Not having much transition experience, the first one felt pretty good. Unlike my last race, this time I didn't grab my running hat for the bike ride. I started to put on socks then decided to skip that and slipped on my running shoes for the bike portion. Transition time was 1:09...not bad, but coulda been better. I seemed to struggle a bit on the pedals then was off for the bike portion. I had discussed hand position on the handlebars with the experienced biker/triathlete at BikeSource the night before which I implemented and went into the climb. Just like my swim stroke two months ago, my handlebar grip was wrong in my last race apparently. With a staggered Sprint start and the Olympic distance race which started before the sprint athletes there were a number of cyclists ahead of me. Overall, I seemed to go back and forth with a couple of riders and passed a couple. The downhill portion was a blast as I was able to fly. Bike time over 9.5 miles was 31:40. I avoided wiping out on the speed bumps and flew through the transition area in 37 seconds.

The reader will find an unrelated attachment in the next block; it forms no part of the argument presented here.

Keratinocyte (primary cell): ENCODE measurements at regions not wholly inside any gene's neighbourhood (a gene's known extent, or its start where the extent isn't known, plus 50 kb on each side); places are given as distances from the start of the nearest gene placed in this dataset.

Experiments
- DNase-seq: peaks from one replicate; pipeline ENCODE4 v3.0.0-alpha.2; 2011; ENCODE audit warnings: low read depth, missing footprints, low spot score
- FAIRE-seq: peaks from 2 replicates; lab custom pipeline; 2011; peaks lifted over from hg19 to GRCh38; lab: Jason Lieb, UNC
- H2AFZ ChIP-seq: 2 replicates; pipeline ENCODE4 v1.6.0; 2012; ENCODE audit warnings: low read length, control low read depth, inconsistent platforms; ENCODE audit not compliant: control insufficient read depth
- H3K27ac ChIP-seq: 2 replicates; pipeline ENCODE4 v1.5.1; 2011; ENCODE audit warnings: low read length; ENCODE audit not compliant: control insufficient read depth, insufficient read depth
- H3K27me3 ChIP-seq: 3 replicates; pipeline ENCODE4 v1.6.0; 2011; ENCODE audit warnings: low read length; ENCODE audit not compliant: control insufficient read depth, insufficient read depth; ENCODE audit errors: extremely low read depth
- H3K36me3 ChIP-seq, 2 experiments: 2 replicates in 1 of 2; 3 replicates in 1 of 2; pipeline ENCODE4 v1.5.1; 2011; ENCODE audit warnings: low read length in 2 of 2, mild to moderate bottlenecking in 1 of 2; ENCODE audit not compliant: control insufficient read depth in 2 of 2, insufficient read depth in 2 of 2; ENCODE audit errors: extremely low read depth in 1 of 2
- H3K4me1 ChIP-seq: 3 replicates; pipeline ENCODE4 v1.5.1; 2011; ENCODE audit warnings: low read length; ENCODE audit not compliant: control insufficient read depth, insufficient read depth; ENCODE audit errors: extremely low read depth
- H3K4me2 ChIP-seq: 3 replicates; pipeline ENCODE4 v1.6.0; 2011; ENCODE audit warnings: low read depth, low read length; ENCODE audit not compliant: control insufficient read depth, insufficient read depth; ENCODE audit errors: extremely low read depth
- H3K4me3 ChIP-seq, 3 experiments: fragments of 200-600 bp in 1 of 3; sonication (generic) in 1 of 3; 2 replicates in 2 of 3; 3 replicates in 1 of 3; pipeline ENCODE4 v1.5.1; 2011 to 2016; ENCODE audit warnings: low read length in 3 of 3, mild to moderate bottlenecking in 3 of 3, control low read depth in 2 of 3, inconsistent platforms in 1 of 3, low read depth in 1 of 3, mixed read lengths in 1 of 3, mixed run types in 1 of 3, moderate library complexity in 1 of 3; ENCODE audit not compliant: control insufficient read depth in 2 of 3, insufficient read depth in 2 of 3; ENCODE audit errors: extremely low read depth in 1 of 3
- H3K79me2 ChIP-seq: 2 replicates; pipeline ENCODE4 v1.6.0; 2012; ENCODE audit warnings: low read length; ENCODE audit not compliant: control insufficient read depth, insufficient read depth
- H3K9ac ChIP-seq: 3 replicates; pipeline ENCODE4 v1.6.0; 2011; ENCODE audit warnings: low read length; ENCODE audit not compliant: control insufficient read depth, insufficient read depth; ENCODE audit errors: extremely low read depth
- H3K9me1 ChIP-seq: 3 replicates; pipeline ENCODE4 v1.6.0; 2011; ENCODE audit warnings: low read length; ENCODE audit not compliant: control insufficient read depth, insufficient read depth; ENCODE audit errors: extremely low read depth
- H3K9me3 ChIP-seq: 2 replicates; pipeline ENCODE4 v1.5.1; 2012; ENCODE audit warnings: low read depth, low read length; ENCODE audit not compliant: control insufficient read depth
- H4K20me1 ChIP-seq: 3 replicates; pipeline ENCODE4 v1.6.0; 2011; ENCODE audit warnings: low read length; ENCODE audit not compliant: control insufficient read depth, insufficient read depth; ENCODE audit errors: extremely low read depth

Off to my strongest section...the run. As advertised the 5K run was not flat at all with climbs in the first two miles then "opened up" with the last mile downhill. I was hitting a sub seven minute mile pace for the last portion and finished the 5k in 26:40 and an overall race time of 1:11:11 (what a poker hand!) With a longer swim and tougher run course, this was a couple minutes slower than my last triathlon so there was no PR today, but for the second time in as many tris, podium! Second place in my age group and 10th overall male. Splash, Mash, Dash & CASH!

I was warned by many of my triathlete friends online (Morey, Skibba, and SugarMagnolia70) that I'd better be careful because these tris can be addicting...ya think?! I sense at least one more in the next month or so before I try and resume my marathon career as I'm still figuring this tri thing out.